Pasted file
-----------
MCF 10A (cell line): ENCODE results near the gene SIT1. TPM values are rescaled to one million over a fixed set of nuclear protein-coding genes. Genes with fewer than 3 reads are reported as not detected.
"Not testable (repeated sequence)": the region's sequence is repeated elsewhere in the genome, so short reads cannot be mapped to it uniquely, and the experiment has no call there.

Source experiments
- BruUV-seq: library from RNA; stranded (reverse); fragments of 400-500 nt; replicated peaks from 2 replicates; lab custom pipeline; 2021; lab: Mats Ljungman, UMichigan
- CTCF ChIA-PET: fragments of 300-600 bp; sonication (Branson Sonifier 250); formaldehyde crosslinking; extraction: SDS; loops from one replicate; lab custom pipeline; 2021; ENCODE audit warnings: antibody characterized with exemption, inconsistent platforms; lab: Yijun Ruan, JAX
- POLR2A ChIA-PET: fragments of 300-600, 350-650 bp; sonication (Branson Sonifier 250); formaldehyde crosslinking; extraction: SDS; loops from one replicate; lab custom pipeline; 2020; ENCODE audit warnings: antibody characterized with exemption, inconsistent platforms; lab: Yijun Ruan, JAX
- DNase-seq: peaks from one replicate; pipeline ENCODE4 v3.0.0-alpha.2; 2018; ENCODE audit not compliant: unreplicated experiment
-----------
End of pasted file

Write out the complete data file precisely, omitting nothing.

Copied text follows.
MCF 10A (cell line): ENCODE results near the gene SIT1. TPM values are rescaled to one million over a fixed set of nuclear protein-coding genes. Genes with fewer than 3 reads are reported as not detected.
"Not testable (repeated sequence)": the region's sequence is repeated elsewhere in the genome, so short reads cannot be mapped to it uniquely, and the experiment has no call there.

Source experiments
- BruUV-seq: library from RNA; stranded (reverse); fragments of 400-500 nt; replicated peaks from 2 replicates; lab custom pipeline; 2021; lab: Mats Ljungman, UMichigan
- CTCF ChIA-PET: fragments of 300-600 bp; sonication (Branson Sonifier 250); formaldehyde crosslinking; extraction: SDS; loops from one replicate; lab custom pipeline; 2021; ENCODE audit warnings: antibody characterized with exemption, inconsistent platforms; lab: Yijun Ruan, JAX
- POLR2A ChIA-PET: fragments of 300-600, 350-650 bp; sonication (Branson Sonifier 250); formaldehyde crosslinking; extraction: SDS; loops from one replicate; lab custom pipeline; 2020; ENCODE audit warnings: antibody characterized with exemption, inconsistent platforms; lab: Yijun Ruan, JAX
- DNase-seq: peaks from one replicate; pipeline ENCODE4 v3.0.0-alpha.2; 2018; ENCODE audit not compliant: unreplicated experiment